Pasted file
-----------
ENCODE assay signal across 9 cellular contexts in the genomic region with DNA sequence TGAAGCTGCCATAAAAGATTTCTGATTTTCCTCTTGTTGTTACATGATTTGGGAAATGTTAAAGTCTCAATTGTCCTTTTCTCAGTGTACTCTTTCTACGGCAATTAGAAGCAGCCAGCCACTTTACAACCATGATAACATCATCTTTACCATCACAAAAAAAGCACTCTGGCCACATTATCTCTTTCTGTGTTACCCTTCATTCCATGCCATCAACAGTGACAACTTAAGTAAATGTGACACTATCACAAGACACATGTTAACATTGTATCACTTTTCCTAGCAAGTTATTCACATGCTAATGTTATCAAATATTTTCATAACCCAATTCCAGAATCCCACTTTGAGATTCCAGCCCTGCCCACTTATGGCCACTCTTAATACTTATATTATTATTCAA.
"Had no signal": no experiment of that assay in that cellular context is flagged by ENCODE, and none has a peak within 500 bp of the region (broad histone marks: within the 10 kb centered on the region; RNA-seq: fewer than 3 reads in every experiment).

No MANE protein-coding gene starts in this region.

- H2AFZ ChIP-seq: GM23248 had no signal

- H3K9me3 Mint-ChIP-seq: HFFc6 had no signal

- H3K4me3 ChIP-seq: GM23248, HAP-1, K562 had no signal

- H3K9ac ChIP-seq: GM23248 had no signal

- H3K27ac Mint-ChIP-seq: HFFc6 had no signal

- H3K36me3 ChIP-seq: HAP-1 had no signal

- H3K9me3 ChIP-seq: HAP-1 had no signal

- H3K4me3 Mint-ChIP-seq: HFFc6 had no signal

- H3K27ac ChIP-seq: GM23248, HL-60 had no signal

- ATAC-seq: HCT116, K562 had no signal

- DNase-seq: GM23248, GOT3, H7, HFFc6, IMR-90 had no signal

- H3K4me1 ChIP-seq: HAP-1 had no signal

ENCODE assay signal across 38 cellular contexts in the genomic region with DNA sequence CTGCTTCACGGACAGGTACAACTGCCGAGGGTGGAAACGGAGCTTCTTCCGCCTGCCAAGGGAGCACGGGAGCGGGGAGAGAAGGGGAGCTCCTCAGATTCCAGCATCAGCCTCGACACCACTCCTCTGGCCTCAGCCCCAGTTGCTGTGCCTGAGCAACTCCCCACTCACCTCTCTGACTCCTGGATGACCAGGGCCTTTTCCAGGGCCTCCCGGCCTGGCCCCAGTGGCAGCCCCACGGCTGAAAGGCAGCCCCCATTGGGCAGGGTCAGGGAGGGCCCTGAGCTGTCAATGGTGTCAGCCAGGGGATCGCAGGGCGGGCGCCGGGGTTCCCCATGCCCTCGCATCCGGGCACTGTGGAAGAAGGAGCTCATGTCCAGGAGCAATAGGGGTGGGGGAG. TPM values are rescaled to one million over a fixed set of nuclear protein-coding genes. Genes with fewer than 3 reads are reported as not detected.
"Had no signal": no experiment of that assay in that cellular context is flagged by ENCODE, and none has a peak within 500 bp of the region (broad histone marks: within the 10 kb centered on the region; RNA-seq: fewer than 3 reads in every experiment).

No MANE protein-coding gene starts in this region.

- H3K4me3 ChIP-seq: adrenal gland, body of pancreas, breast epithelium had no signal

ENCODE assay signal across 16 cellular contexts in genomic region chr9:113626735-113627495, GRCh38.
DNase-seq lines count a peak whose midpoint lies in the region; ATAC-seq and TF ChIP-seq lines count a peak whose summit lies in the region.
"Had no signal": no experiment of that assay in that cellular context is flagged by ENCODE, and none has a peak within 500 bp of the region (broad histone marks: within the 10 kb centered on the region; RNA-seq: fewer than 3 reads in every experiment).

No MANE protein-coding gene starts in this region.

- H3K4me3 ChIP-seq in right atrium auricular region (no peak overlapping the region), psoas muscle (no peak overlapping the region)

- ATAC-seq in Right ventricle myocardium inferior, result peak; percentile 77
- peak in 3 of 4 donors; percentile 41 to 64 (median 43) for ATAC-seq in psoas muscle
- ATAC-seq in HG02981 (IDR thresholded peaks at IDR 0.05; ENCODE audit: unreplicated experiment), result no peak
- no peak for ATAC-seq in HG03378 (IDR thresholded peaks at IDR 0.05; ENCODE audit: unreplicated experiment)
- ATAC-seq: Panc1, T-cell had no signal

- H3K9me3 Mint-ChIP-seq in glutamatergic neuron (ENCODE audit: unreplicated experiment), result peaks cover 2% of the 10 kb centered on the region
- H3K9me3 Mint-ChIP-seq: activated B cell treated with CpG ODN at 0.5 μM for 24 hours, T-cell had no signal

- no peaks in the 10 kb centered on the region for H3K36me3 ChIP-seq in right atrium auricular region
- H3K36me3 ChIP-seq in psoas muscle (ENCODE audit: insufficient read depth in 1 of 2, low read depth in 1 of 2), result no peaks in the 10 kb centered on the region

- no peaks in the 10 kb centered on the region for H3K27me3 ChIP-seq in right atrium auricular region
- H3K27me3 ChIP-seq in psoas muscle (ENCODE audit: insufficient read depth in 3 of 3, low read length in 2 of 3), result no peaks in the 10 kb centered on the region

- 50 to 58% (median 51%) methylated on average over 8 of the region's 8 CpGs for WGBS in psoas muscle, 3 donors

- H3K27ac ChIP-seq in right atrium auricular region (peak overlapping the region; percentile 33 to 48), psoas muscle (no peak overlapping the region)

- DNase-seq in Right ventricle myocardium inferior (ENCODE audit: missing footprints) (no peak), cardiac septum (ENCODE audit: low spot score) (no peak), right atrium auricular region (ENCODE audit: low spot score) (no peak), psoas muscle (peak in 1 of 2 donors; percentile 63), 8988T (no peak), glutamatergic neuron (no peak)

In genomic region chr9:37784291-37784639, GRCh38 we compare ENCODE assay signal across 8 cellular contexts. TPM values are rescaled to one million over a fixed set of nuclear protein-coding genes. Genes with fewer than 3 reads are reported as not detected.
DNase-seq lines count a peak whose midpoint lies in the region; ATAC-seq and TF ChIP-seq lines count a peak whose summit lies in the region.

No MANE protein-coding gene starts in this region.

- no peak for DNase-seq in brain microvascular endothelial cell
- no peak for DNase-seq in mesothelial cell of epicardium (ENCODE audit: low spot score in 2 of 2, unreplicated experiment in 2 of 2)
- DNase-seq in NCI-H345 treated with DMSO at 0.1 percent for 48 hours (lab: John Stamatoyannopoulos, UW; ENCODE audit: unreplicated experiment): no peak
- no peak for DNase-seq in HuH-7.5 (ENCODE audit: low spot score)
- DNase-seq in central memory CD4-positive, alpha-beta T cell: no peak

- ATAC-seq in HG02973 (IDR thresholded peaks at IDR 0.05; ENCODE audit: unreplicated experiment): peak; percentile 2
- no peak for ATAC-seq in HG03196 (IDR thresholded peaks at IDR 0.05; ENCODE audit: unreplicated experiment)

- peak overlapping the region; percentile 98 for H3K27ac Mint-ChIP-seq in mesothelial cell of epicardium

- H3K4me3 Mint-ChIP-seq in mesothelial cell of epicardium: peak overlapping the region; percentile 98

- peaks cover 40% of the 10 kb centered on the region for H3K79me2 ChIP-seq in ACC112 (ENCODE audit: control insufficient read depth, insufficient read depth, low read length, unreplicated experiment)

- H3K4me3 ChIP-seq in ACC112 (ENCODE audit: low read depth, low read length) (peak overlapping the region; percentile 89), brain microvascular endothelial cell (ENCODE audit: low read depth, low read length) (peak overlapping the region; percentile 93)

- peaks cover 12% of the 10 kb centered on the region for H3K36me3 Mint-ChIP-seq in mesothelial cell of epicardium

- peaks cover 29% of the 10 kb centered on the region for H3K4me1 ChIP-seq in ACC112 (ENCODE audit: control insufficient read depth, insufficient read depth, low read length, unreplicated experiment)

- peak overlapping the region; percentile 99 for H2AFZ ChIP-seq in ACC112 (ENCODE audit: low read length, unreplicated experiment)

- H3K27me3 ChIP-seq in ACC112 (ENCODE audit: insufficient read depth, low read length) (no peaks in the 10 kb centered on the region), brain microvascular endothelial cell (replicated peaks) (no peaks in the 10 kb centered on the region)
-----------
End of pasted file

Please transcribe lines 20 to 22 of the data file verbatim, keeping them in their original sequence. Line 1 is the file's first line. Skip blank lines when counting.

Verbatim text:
ENCODE assay signal across 16 cellular contexts in genomic region chr9:113626735-113627495, GRCh38.
DNase-seq lines count a peak whose midpoint lies in the region; ATAC-seq and TF ChIP-seq lines count a peak whose summit lies in the region.
"Had no signal": no experiment of that assay in that cellular context is flagged by ENCODE, and none has a peak within 500 bp of the region (broad histone marks: within the 10 kb centered on the region; RNA-seq: fewer than 3 reads in every experiment).